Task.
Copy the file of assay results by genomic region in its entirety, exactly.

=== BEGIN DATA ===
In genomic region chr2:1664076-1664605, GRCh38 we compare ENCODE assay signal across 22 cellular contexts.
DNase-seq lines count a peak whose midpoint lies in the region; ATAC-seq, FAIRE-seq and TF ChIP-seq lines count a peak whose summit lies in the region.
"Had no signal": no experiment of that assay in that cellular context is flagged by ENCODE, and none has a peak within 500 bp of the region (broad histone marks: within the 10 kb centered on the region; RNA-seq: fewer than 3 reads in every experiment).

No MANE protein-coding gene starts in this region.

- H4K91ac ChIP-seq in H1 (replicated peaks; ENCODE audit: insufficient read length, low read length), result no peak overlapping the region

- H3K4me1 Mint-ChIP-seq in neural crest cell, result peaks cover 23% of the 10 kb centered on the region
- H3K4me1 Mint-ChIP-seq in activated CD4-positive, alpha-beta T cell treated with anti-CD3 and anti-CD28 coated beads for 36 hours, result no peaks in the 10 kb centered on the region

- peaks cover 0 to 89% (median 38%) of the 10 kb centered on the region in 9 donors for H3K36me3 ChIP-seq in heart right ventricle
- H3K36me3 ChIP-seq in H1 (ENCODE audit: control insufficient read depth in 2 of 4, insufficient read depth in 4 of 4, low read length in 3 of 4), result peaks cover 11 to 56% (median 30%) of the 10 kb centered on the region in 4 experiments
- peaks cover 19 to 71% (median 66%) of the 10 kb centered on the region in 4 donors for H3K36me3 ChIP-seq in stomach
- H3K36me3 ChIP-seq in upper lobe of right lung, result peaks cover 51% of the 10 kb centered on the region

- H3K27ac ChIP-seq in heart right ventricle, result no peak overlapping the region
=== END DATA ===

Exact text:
In genomic region chr2:1664076-1664605, GRCh38 we compare ENCODE assay signal across 22 cellular contexts.
DNase-seq lines count a peak whose midpoint lies in the region; ATAC-seq, FAIRE-seq and TF ChIP-seq lines count a peak whose summit lies in the region.
"Had no signal": no experiment of that assay in that cellular context is flagged by ENCODE, and none has a peak within 500 bp of the region (broad histone marks: within the 10 kb centered on the region; RNA-seq: fewer than 3 reads in every experiment).

No MANE protein-coding gene starts in this region.

- H4K91ac ChIP-seq in H1 (replicated peaks; ENCODE audit: insufficient read length, low read length), result no peak overlapping the region

- H3K4me1 Mint-ChIP-seq in neural crest cell, result peaks cover 23% of the 10 kb centered on the region
- H3K4me1 Mint-ChIP-seq in activated CD4-positive, alpha-beta T cell treated with anti-CD3 and anti-CD28 coated beads for 36 hours, result no peaks in the 10 kb centered on the region

- peaks cover 0 to 89% (median 38%) of the 10 kb centered on the region in 9 donors for H3K36me3 ChIP-seq in heart right ventricle
- H3K36me3 ChIP-seq in H1 (ENCODE audit: control insufficient read depth in 2 of 4, insufficient read depth in 4 of 4, low read length in 3 of 4), result peaks cover 11 to 56% (median 30%) of the 10 kb centered on the region in 4 experiments
- peaks cover 19 to 71% (median 66%) of the 10 kb centered on the region in 4 donors for H3K36me3 ChIP-seq in stomach
- H3K36me3 ChIP-seq in upper lobe of right lung, result peaks cover 51% of the 10 kb centered on the region

- H3K27ac ChIP-seq in heart right ventricle, result no peak overlapping the region